But according to Shurtleff's office, the Coalition is failing to recognize that while crimes committed by illegal immigrants fall in the state's jurisdiction, enforcement is the responsibility of the federal government. A spokesman for the attorney general's office said in a statement: "Utah is making a significant difference targeting illegal aliens violating state laws and we must continue to insist that the federal government to do its job of securing the border." You can read the complete statement HERE.
The LDS Church decided to officially respond to the Coalition's statement. Their latest statement was first posted on the LDS Newsroom page:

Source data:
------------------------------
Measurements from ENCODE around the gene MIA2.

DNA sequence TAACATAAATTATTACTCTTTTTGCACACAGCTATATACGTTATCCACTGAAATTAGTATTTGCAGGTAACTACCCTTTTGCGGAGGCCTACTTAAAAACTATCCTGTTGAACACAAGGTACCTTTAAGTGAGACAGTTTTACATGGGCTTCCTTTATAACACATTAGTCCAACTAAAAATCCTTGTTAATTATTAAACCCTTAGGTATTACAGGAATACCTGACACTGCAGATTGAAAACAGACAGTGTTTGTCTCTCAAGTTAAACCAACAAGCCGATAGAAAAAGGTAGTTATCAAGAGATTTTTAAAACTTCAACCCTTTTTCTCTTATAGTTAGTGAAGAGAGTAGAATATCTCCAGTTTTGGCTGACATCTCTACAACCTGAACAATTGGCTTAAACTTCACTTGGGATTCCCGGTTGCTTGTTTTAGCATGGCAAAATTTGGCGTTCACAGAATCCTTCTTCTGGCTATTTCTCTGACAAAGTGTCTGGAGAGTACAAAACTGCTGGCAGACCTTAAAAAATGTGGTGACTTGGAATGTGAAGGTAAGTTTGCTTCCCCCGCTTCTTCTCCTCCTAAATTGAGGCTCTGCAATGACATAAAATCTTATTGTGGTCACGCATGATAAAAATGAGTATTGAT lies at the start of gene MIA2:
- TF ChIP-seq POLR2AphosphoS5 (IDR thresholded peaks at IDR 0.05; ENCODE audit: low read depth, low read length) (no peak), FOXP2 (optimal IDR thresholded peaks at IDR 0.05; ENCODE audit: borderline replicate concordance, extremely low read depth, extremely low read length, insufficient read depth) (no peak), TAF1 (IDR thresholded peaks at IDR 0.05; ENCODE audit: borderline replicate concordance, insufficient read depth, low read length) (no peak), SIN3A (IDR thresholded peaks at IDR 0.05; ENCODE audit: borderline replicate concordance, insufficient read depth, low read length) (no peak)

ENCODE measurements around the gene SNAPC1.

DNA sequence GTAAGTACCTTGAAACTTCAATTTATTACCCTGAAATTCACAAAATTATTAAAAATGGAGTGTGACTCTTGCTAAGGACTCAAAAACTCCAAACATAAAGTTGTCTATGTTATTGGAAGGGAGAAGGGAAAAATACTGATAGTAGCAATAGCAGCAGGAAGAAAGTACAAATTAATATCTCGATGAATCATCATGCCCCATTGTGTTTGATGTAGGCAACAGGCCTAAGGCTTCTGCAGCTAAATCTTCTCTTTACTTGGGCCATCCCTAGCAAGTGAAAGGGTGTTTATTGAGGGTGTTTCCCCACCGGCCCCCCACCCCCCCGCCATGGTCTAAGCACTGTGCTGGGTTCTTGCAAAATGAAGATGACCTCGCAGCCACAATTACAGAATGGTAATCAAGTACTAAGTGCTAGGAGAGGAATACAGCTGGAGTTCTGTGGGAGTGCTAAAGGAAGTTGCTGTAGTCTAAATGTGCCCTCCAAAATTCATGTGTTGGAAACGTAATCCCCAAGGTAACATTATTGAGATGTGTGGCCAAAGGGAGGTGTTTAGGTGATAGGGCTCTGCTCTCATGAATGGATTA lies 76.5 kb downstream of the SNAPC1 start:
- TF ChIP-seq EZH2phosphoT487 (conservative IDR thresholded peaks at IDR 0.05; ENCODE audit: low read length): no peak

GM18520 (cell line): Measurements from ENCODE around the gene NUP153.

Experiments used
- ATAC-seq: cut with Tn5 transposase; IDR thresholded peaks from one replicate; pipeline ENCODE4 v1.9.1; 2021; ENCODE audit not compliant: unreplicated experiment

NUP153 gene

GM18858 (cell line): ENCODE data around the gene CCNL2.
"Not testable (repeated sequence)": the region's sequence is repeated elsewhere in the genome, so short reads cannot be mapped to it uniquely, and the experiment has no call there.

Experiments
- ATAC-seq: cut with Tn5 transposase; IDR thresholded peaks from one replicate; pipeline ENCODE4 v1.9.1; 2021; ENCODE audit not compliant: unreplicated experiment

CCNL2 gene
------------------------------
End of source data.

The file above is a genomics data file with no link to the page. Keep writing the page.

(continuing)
The Church of Jesus Christ of Latter-day Saints recognizes the complexities facing elected officials as they grapple with the implications of immigration law, such as employment, security and budgetary considerations. The Church has not taken a position on this issue, which is clearly the province of government. However, Church leaders have urged compassion and careful reflection when addressing immigration issues affecting millions of people.
Elected officials who are Latter-day Saints make their own decisions and do not represent the position of the Church regarding immigration legislation. The Church recognizes that these officials make their own choices based on their best judgment and with consideration of the constituencies whom they were elected to represent.
Other prominent LDS members represented in the debate over illegal immigration include Arizona State Senator Russell Pearce, who authored SB1070, and Hispanic activist Tony Yapias, the director of Projecto Latino de Utah, who wants the Church to promote more "compassion". Yapias has a son currently serving a full-time mission.